Reporters on the Job
• Nano? No Thanks: Staff writer Mark Sappenfield went to the Indian auto show in New Delhi to see what all the fuss was about over the new Nano, a $2,500 car for the masses. But he has no plans to buy one for himself.Skip to next paragraph
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Mark owns and operates another Tata brand auto, with a suitable moniker: Sumo. "Let's just say that if my circa 1990 Sumo got into a fight with one of the new Nanos, "the people's car" would be in a whole lotta hurt. Three words: Monster-truck rally," he laughs.
"India, you see, is not the most orderly place to drive. One can always drive defensively, but given that driving the wrong way down streets is by no means uncommon, one must always take extra precautions. Ours is to drive a car that also does a passable impersonation of the USS Nimitz. The Nano? Fascinating. But not for us. At least until you can up-armor it like an Army Hummer. Then it would be Delhi-worthy," says Mark.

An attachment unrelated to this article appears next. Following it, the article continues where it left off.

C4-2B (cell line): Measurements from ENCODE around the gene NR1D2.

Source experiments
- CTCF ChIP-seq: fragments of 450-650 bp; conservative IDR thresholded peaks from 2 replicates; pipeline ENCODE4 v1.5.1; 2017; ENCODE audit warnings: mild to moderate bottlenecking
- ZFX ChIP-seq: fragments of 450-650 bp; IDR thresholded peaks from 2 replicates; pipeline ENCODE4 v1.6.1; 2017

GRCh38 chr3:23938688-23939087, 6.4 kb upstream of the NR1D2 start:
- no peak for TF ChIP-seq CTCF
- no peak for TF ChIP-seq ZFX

• Big Chill: Winters in Iraq can be cold, but staff writer Scott Peterson knew that snow in Baghdad last week – the first to fall on the Iraqi capital in living memory – would mean even colder climes in Diyala Province. And sure enough, the embed with US forces this week was one of the coldest Scott can remember.
"The 'air assault' was a frigid ride in a helicopter jammed with soldiers that ended in a dark and frozen field," says Scott. Many hours later, the sun came up and warmth was reestablished. But there was no heat or electricity in the houses where Scott and the US troops were staying (see story). "We laid down carpets and any blankets underneath our sleeping bags to stay warm," says Scott. When asked about bedding for Iraqi detainees held overnight in one large room – the same one Scott was staying in, a US officer responded: "They're Al Qaeda. Their hatred keeps them warm."
– David Clark Scott